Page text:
Will Robots Take Over the Operating Room?

Will Robots Take Over The Operating Room?

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Will Robots Take Over The Operating Room?

In the pursuit to enjoy longer and healthier lives, we look to the practically unlimited potential of technology. The steady increase in life expectancy and gradual quality-of-life improvements can be attributed (at least in part) to technological advances spearheaded by the healthcare industry.

The Role of Robotics in the Operating Room

Robot-assisted healthcare operations were once considered an invention of sci-fi films, but the reality is that they’ve been around for a while. Machines continue to revolutionize healthcare through the use of robotics, artificial intelligence (AI), 3D printing, augmented reality (AR), and virtual reality (VR).

Robotic-assisted surgeries have been used worldwide for decades. This technological leap plays a pivotal role in the operating room. Surgical robots, like the da Vinci Surgical System, improve precision and accuracy which is especially helpful during complex procedures. They provide control over small robotic tools that can be inserted into the body and provide a much wider range of motion than a human hand. In addition, they are used in tandem with VR technology – doctors use virtual reality to view the surgical site from inside the patient with minimal invasiveness. These improvements benefit the patient greatly by reducing the risks associated with surgery and overall recovery time. Robotic-assisted surgeries also result in shorter recovery times, less postoperative pain, and fewer complications due to blood loss and infection. 

In the Covid-19 era, physical contact between the surgeon, operating staff, and patients has been drastically reduced to minimize the risk of virus transmission. These conditions have made telemedicine a popular alternative to in-person appointments. This environment has fostered the rapid development of medically-oriented artificial intelligence (AIs) and the widespread deployment of blockchain networks into the healthcare ecosystem. AIs can provide insight and suggestions for doctors who are overwhelmed with patients – some AIs can even diagnose some types of cancer as well as a doctor. They have proven to be valuable and smart assistants for our overworked MDs. Meanwhile, blockchain technology can secure patient records, eliminate bureaucracy, and improve the overall quality of care.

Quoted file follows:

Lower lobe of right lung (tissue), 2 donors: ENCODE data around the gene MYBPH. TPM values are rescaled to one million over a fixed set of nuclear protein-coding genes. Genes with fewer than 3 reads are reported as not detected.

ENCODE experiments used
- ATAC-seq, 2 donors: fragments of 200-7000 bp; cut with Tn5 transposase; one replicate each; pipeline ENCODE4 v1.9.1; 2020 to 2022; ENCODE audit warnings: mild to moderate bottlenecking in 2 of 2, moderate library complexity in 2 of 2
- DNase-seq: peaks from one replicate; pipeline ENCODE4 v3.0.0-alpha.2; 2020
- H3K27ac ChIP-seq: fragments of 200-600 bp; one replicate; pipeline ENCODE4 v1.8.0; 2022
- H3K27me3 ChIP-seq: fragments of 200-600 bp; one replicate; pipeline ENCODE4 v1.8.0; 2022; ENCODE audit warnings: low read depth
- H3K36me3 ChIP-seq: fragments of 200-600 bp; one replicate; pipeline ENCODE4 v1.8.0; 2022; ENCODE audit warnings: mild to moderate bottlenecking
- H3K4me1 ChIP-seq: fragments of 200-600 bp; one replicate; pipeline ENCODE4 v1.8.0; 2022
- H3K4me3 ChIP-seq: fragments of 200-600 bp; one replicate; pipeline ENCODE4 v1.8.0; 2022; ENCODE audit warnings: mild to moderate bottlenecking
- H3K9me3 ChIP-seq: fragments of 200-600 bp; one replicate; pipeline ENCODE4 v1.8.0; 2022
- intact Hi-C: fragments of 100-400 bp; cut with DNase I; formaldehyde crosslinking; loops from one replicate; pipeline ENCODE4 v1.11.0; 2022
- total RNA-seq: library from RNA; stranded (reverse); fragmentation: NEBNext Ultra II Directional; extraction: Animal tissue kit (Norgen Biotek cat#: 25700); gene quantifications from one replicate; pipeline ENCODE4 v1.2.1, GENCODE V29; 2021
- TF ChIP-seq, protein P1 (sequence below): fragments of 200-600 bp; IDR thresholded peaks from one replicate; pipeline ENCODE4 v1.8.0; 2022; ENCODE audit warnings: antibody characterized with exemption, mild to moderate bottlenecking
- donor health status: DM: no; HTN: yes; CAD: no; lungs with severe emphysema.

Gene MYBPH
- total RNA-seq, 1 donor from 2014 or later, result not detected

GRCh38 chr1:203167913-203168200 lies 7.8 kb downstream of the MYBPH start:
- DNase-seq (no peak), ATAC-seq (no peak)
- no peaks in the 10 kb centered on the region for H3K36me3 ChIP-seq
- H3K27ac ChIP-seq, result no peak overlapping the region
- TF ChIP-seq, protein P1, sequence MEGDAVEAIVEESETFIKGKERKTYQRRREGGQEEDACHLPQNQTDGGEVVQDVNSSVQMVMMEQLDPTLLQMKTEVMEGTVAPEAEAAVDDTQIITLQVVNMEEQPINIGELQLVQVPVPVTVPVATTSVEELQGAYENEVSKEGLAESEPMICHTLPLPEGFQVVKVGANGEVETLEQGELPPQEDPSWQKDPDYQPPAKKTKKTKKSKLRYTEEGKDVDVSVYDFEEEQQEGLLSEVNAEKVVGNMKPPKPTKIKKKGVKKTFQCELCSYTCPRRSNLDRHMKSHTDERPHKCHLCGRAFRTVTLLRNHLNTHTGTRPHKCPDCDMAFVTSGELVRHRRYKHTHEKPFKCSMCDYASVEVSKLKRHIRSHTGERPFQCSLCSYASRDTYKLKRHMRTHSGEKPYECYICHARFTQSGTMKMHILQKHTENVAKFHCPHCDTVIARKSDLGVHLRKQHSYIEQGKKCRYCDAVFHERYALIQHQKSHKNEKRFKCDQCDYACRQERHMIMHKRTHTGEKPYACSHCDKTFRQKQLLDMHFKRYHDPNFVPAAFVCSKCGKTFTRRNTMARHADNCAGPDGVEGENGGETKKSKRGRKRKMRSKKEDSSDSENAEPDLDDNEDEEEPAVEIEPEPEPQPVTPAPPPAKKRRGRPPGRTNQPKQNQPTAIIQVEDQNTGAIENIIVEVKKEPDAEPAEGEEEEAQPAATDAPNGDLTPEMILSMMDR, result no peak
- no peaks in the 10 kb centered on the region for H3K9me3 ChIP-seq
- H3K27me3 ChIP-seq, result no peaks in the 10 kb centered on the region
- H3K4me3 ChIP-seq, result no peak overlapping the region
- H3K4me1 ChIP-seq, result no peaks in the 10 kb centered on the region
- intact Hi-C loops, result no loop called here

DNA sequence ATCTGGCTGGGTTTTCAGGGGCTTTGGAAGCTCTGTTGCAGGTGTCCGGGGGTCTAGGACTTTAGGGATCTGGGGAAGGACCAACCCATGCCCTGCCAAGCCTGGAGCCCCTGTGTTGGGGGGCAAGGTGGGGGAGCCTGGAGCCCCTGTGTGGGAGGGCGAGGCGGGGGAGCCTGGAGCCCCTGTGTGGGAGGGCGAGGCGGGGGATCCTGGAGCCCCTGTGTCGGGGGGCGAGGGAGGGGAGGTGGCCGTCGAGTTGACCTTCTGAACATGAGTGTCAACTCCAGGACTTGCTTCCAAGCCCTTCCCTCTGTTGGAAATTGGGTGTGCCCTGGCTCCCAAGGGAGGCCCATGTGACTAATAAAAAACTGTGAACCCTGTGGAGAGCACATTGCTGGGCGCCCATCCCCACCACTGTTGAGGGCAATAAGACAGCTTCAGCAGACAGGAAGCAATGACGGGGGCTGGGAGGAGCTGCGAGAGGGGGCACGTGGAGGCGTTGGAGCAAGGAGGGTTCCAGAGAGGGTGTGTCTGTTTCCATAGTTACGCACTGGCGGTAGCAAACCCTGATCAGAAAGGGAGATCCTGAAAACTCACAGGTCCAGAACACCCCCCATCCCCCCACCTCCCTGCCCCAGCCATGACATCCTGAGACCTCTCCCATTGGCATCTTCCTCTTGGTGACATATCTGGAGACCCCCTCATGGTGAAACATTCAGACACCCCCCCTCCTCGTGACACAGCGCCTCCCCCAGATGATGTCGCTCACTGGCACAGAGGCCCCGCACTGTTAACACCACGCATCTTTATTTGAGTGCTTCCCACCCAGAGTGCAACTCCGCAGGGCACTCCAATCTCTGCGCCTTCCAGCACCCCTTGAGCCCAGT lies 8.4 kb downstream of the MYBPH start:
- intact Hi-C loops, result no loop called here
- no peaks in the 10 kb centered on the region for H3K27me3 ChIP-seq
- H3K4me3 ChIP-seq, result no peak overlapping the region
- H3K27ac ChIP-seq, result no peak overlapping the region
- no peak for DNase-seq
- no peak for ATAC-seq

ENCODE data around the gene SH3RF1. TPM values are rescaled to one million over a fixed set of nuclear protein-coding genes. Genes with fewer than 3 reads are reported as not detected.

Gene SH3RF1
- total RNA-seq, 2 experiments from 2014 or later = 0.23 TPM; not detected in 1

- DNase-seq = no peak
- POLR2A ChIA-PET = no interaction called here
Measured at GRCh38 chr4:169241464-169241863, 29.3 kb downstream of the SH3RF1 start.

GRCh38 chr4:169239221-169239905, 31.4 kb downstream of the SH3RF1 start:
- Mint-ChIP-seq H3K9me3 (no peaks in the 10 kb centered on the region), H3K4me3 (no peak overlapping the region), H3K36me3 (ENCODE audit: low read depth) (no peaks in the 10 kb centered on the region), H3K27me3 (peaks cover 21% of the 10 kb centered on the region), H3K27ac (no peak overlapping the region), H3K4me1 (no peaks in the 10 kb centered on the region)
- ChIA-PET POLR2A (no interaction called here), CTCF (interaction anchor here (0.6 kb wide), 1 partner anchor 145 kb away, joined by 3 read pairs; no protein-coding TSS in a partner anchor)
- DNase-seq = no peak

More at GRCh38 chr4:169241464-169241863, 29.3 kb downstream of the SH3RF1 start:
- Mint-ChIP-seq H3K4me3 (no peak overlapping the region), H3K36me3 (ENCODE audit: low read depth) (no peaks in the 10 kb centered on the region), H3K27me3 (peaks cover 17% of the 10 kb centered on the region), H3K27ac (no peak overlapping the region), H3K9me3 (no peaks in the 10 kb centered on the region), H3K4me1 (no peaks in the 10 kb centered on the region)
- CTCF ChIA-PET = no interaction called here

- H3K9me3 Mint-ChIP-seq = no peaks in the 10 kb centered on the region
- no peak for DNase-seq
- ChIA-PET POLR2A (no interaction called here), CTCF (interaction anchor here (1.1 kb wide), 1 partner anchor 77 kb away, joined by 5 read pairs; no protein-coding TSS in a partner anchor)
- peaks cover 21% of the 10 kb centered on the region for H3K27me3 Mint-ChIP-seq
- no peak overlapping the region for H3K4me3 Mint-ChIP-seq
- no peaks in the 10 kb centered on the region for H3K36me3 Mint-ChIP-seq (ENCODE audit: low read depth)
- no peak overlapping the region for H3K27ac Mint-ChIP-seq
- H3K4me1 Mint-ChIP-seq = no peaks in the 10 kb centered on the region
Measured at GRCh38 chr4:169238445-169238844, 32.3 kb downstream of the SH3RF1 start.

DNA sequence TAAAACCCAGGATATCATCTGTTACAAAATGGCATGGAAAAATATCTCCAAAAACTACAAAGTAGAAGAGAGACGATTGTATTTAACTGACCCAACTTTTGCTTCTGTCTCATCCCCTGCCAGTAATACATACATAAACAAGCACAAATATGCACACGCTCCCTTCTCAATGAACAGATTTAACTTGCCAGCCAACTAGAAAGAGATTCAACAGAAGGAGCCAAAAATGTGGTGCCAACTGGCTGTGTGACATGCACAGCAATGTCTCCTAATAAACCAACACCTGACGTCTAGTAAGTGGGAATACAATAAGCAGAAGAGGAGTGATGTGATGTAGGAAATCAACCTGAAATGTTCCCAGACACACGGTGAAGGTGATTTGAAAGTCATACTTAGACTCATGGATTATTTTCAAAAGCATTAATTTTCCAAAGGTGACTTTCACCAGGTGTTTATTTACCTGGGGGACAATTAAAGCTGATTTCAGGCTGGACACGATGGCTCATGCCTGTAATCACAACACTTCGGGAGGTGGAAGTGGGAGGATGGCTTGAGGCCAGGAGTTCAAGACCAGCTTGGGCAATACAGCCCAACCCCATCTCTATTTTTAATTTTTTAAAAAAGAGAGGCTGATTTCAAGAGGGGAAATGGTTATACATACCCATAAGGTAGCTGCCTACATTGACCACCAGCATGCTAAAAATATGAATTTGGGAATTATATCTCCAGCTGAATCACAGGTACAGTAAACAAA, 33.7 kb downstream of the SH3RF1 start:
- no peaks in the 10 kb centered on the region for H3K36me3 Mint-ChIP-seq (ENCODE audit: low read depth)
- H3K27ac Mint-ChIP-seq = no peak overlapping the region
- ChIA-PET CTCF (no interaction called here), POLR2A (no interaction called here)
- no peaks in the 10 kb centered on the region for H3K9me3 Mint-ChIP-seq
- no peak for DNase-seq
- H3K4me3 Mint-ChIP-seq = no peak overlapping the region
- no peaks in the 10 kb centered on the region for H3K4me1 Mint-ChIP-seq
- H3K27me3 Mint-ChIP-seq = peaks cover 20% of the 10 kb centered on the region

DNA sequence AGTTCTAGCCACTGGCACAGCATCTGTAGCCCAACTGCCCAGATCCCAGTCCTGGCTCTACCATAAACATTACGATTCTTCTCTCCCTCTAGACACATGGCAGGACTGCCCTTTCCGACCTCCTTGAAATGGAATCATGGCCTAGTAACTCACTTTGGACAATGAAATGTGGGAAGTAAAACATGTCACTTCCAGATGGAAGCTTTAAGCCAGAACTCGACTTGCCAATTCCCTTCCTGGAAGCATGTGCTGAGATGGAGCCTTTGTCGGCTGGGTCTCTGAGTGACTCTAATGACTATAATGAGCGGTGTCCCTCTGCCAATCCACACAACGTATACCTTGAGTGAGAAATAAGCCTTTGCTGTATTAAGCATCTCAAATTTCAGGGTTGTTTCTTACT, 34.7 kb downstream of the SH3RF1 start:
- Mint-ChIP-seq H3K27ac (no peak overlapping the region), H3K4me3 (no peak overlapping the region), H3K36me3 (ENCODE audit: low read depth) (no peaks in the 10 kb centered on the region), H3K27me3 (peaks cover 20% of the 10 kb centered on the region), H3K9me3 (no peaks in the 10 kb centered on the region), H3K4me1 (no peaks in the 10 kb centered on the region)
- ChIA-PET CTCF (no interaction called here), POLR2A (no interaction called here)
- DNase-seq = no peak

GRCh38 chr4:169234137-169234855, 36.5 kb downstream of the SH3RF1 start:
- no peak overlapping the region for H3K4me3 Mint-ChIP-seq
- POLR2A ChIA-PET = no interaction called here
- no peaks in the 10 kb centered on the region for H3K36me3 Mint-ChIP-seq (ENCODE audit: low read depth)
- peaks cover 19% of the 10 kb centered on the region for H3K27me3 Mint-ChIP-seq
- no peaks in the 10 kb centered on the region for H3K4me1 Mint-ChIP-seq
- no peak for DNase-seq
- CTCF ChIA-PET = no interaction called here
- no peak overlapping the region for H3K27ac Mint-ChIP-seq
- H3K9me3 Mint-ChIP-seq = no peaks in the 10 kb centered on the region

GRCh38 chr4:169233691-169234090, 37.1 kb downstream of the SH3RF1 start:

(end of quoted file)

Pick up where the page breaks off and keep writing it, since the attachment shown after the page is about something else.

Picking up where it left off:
The Place of Surgeons and Support Staff in the Future

Advancements in surgical technology have provided a number of benefits. Robotics lower the load on surgeons and their operating team while improving their operating abilities, promoting successful post-surgery outcomes. However, no matter how sophisticated and modern technologies may become, robots are unlikely to replace surgeons and their teams in the near future. The surgical support staff is still needed to do pre and post-operation disinfecting, sterilizing, troubleshooting, and accounting equipment. The human component of healthcare is still alive and thriving.

Human surgeons and support staff also bring vital components to the OR that robots cannot. Empathy, compassion, and intuition are vital in the delivery of healthcare services. The presence of emotion and human abilities are important to surgery as a whole. On a psychological level, a patient should be able to form a bond of trust and respect with their surgeon. 

Although robots can outcompete humans on repetitive and simple tasks, they still come with their own set of limitations and flaws. Robots still depend on the creative and analytical skills of surgeons and surgical support staff to make sound judgments. Surgical robots are not able to make decisions for themselves and are completely reliant on the people that operate them. Robots in the OR are simply another tool that surgeons can use to enhance their abilities and improve patient recovery.

Robots won’t be performing surgeries by themselves anytime soon. But if they could, would any patient even agree to go under a knife held by non-human hands? If something goes wrong during the operation, can the robot take responsibility and be held accountable for any mistakes? Only time will tell.

If you’d like to learn more about careers in healthcare and course offerings, contact Altamont Healthcare in Stockton and Bakersfield, CA. 

We offer certification programs in CPR and Basic Life Support, Electrocardiogram Technology (EKG), Endoscopy Reprocessing Technician (ERT), Sterile Processing and Distribution (SPD), and Surgical Technology. 

Call us at (209) 817-8035 (Stockton) or (661) 230-6316 (Bakersfield) to ask about our programs. Tuition discounts are available for certain payment options. Customized payment schedules are available upon request.

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